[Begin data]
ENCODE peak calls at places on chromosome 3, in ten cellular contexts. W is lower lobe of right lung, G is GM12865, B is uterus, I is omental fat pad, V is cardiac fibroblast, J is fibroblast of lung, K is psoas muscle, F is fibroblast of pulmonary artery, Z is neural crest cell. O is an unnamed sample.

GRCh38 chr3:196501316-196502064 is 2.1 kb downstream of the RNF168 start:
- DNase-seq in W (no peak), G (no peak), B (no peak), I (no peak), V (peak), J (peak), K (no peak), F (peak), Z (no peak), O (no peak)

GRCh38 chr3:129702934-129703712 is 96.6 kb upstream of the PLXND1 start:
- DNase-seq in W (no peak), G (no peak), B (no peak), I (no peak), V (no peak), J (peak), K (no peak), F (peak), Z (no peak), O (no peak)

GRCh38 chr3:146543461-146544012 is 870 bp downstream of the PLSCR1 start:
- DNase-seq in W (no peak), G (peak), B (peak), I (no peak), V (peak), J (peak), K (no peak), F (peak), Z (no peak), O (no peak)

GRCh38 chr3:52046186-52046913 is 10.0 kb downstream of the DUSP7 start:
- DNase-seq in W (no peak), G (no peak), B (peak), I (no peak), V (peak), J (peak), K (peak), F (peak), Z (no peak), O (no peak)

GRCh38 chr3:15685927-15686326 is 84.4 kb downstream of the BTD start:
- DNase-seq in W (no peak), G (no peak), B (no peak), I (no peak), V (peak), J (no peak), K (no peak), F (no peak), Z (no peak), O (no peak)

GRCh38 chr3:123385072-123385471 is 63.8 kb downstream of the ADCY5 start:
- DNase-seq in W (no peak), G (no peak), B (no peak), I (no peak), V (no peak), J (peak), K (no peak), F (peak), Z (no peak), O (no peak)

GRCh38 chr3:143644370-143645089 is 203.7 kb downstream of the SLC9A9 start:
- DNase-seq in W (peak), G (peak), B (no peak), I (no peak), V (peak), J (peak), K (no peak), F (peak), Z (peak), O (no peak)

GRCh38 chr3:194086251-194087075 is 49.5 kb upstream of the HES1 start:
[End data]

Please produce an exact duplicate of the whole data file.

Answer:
ENCODE peak calls at places on chromosome 3, in ten cellular contexts. W is lower lobe of right lung, G is GM12865, B is uterus, I is omental fat pad, V is cardiac fibroblast, J is fibroblast of lung, K is psoas muscle, F is fibroblast of pulmonary artery, Z is neural crest cell. O is an unnamed sample.

GRCh38 chr3:196501316-196502064 is 2.1 kb downstream of the RNF168 start:
- DNase-seq in W (no peak), G (no peak), B (no peak), I (no peak), V (peak), J (peak), K (no peak), F (peak), Z (no peak), O (no peak)

GRCh38 chr3:129702934-129703712 is 96.6 kb upstream of the PLXND1 start:
- DNase-seq in W (no peak), G (no peak), B (no peak), I (no peak), V (no peak), J (peak), K (no peak), F (peak), Z (no peak), O (no peak)

GRCh38 chr3:146543461-146544012 is 870 bp downstream of the PLSCR1 start:
- DNase-seq in W (no peak), G (peak), B (peak), I (no peak), V (peak), J (peak), K (no peak), F (peak), Z (no peak), O (no peak)

GRCh38 chr3:52046186-52046913 is 10.0 kb downstream of the DUSP7 start:
- DNase-seq in W (no peak), G (no peak), B (peak), I (no peak), V (peak), J (peak), K (peak), F (peak), Z (no peak), O (no peak)

GRCh38 chr3:15685927-15686326 is 84.4 kb downstream of the BTD start:
- DNase-seq in W (no peak), G (no peak), B (no peak), I (no peak), V (peak), J (no peak), K (no peak), F (no peak), Z (no peak), O (no peak)

GRCh38 chr3:123385072-123385471 is 63.8 kb downstream of the ADCY5 start:
- DNase-seq in W (no peak), G (no peak), B (no peak), I (no peak), V (no peak), J (peak), K (no peak), F (peak), Z (no peak), O (no peak)

GRCh38 chr3:143644370-143645089 is 203.7 kb downstream of the SLC9A9 start:
- DNase-seq in W (peak), G (peak), B (no peak), I (no peak), V (peak), J (peak), K (no peak), F (peak), Z (peak), O (no peak)

GRCh38 chr3:194086251-194087075 is 49.5 kb upstream of the HES1 start: